A Squarely Hit Nail

A few years back I worked in a publishing house, figuring that to become a writer I first had to understand the business behind the book. Well, what I discovered, aside from the fact that everyone I worked with was also a writer-in-training, was that books did not magically appear from the pen of the author and land sweetly in the hands of the reader. The writing was such a small part of the production of the book, which was itself a commodity. Very quickly, any enthusiasm I had for the job waned, as did my performance. I was king of the minimum yearly raise. Where all of the other hacks I worked with got upwards of 5- and 6%, I slunk by with my 3%.

This recollection came to me after reading Kathy Sierra’s post at Creating Passionate Users regarding how to instill passion in your employees. To quote a passage that struck me:

[UPDATE: I do not consider “caring about the user” as separate from “our work.” In other words, I consider one who is truly passionate about their work to have “the effect it has on the user” as a fundamental part of that work. A tech book author/teacher who has brilliant wordsmithing and technical breadth but no effect on the reader is not a professional. A software developer who crafts

brilliant code that doesn’t include that code’s effect on the user is not a professional. Part of what makes us professional/craftspeople is that we value and never forget the POINT of our work, and the point is–for most of us–what it means for the user. It’s quite sad that many of our professions have rewarded work without making the user the most important attribute of how we asses that work.]

I have been having a short conversation with Steve Borsch based on my comment about his post yesterday dealing with the issue of people relying heavily on products that are not really ready for them to rely on. He was talking about YahooPipes, and I was talking about using Web 2.0 apps with teachers. As we use these applications we are discovering that they don’t all work for us: some are great, others unreliable. But, in theory, they are fantastic. Kathy’s post lets us know that passion for the creation of a product is not enough, that there has to be passion and understanding for how the product will be used.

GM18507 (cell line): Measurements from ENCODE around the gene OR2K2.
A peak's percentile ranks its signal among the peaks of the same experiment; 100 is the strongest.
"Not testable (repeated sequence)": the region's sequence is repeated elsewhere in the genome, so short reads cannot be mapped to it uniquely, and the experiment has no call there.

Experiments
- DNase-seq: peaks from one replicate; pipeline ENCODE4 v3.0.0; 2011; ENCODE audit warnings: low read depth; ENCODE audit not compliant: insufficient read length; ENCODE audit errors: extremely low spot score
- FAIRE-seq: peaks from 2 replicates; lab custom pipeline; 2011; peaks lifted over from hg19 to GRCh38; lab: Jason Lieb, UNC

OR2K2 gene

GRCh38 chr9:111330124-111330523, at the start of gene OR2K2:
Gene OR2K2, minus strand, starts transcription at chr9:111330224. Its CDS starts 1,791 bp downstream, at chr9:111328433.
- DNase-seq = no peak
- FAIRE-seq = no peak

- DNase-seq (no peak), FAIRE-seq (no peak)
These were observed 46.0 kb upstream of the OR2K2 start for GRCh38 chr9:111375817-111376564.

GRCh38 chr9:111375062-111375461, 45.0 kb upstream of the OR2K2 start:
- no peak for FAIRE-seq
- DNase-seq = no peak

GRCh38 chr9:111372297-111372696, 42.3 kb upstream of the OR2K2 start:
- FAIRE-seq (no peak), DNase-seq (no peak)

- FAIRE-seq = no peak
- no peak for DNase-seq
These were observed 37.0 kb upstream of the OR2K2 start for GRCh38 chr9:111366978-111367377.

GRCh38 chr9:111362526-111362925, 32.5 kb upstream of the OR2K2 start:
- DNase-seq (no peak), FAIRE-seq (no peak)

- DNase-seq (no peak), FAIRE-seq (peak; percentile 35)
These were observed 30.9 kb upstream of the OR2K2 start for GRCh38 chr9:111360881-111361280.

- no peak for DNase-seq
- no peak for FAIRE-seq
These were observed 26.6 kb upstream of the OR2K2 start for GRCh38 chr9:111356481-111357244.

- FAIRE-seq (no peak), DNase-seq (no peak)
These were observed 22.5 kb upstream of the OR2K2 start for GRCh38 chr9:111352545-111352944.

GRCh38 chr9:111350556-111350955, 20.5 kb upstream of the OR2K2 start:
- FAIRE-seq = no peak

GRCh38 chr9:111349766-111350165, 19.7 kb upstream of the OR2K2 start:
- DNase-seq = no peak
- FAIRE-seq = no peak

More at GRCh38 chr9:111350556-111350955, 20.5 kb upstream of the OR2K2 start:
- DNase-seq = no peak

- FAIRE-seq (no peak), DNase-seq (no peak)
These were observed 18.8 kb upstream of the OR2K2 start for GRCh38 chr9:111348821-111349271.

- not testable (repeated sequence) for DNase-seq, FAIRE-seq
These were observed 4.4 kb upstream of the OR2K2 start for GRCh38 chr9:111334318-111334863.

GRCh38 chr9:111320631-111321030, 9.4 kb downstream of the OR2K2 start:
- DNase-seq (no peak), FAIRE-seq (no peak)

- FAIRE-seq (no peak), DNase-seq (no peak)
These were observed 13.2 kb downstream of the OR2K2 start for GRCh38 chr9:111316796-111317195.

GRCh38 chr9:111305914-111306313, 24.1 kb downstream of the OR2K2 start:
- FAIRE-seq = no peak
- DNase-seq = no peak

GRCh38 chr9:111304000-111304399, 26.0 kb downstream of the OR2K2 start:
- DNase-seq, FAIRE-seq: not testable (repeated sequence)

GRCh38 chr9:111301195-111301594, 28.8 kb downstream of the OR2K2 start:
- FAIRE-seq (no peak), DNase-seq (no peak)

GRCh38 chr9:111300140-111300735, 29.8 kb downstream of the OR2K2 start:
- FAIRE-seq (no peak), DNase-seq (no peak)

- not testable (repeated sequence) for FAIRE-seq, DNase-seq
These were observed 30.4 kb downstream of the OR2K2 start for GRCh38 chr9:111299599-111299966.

Educators products, are of course the students we teach. So, not to commoditize it, but if we place that model into our schools how does it fly? Let’s look at a special education student for example. When we create curriculum for students to follow, we map out our strategies and lay out our scope and sequence with an eye forever on the state standard that we are trying to satisfy. Our product, the student, will have to go through this “machination” in order to emerge finished on the other side. Education is different in that the “machination” cannot be homogeneous, the processes by which each product is created have to be unique.

So passion is not lacking, and I think parent and child can attest to at least on teacher they had that was truly passionate about their subject matter and the fact that they learn it (thank you Mrs. Fitz). The publishing house taught me a great lesson: I could not work in an environment that did not make me want to, as Sierra puts it “pull an all-nighter because I wanted to.” It had to be something that got under my skin, ticked me off, and pushed me even when no one else was around.

We can add all the technology we want, but that essentially does not change. After all, its just hardware.

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